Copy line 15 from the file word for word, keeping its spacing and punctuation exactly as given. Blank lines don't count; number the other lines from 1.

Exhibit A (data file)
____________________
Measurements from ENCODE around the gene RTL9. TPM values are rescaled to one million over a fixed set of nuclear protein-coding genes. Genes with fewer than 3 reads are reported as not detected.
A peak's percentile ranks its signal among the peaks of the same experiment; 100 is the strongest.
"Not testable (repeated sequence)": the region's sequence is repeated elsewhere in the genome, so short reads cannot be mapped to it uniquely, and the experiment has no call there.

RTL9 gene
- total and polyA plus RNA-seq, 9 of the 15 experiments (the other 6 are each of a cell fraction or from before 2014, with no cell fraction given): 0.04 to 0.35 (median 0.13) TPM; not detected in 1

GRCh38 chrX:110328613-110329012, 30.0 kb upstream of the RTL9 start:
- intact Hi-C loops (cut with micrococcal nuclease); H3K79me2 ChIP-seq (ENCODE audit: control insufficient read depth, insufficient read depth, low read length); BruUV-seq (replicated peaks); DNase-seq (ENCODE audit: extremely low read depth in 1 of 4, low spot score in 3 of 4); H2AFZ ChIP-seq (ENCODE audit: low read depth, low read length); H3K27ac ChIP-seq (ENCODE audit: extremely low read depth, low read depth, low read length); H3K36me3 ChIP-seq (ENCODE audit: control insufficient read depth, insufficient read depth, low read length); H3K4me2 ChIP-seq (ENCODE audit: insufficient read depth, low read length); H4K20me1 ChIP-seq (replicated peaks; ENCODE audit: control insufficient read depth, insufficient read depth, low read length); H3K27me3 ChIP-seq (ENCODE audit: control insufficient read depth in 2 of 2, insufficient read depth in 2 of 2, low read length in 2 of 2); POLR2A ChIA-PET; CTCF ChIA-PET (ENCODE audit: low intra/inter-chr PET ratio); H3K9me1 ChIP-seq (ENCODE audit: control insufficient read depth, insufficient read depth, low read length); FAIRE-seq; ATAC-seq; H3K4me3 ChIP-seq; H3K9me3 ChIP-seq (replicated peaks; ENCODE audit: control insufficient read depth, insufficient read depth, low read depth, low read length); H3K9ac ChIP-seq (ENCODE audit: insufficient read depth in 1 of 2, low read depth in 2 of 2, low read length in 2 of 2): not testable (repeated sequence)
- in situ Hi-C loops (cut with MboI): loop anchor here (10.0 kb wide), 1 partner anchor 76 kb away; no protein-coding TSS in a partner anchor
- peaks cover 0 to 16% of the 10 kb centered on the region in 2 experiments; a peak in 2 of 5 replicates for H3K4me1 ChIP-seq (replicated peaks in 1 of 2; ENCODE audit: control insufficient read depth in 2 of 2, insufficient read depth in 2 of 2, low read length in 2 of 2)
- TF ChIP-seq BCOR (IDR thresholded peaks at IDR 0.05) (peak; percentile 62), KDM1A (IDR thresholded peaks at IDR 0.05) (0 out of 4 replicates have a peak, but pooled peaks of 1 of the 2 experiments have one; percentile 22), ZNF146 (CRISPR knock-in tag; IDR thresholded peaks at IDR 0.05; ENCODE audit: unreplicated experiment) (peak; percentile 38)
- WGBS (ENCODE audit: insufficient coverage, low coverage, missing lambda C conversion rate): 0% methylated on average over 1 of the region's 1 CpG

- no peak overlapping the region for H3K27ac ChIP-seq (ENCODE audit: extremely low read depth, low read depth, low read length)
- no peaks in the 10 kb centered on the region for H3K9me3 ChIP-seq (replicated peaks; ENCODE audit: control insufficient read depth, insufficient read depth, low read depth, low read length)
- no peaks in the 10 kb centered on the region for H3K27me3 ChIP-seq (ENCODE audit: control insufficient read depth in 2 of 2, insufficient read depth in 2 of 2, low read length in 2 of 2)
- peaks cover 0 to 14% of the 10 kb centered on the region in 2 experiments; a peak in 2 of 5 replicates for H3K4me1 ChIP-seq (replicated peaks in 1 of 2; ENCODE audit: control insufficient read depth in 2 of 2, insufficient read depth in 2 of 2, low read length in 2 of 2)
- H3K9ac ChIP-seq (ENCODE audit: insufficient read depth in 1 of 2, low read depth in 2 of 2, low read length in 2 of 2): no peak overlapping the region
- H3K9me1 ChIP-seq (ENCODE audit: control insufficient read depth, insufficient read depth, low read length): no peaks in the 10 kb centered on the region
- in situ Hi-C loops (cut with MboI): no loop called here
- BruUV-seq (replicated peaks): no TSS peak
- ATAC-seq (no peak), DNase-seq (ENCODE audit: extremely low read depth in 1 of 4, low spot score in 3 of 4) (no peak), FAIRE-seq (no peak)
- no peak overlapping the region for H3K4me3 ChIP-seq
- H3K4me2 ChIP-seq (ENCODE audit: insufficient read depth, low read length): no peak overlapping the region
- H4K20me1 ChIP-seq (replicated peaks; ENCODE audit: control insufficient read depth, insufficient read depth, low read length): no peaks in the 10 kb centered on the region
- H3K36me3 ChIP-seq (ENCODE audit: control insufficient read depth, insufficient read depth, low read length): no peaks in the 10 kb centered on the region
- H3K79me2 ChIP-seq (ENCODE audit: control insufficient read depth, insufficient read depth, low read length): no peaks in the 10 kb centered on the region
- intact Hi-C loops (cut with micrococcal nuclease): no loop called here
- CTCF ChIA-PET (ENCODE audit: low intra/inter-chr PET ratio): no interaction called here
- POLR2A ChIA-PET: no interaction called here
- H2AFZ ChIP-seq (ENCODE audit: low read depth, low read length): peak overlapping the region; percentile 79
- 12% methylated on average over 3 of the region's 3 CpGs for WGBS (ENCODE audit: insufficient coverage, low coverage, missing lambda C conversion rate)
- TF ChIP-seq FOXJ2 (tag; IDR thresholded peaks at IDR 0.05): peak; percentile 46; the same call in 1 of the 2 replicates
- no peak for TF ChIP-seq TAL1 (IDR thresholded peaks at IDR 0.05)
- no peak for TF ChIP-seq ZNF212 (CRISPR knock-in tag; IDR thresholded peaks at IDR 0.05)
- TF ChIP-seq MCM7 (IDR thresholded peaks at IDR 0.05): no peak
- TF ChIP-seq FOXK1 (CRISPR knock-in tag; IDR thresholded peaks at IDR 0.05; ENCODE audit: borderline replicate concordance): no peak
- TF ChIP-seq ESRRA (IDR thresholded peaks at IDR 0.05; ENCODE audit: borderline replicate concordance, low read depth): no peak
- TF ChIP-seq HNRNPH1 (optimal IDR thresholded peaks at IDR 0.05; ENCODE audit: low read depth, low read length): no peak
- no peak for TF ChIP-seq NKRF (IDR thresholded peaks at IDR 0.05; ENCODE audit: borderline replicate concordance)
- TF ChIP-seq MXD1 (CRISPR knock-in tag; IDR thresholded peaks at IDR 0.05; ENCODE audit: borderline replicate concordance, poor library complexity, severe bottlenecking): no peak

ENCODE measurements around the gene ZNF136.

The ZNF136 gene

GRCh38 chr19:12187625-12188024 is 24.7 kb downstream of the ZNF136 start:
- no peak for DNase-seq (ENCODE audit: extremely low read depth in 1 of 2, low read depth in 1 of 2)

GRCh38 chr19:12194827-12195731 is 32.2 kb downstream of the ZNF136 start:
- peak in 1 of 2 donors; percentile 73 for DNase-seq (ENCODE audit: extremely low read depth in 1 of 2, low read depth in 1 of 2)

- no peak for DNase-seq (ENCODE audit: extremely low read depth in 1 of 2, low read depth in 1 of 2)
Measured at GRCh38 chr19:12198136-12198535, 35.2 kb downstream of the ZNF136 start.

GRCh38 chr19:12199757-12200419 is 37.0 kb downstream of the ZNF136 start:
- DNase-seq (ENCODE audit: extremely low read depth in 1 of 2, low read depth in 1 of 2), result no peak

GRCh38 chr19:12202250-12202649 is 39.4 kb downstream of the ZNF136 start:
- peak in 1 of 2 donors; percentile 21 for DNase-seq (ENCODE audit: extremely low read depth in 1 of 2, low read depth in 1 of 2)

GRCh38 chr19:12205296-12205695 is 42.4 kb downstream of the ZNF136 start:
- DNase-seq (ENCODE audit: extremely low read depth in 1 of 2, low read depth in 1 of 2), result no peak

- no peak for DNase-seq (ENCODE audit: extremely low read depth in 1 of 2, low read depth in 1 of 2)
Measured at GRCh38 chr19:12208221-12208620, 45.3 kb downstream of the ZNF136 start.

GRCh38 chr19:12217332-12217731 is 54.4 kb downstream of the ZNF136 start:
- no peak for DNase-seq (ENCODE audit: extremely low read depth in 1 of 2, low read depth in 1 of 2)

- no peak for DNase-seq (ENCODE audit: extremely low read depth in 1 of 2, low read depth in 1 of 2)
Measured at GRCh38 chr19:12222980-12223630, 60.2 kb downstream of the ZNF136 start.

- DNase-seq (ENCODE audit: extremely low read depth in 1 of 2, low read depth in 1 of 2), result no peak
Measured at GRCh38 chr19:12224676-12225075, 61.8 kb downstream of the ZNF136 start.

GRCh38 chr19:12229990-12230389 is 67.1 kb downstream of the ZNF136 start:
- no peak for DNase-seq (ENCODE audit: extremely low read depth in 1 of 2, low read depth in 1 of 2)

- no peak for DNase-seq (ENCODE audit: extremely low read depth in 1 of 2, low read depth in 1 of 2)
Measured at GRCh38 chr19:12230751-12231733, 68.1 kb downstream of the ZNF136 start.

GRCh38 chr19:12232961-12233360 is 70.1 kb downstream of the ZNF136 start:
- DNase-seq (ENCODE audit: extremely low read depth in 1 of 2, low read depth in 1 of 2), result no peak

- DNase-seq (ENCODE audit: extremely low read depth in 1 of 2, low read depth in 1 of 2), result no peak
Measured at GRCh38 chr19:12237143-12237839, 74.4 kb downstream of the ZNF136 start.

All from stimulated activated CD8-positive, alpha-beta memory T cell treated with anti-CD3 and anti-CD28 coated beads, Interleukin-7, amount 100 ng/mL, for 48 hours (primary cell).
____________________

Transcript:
- peaks cover 0 to 14% of the 10 kb centered on the region in 2 experiments; a peak in 2 of 5 replicates for H3K4me1 ChIP-seq (replicated peaks in 1 of 2; ENCODE audit: control insufficient read depth in 2 of 2, insufficient read depth in 2 of 2, low read length in 2 of 2)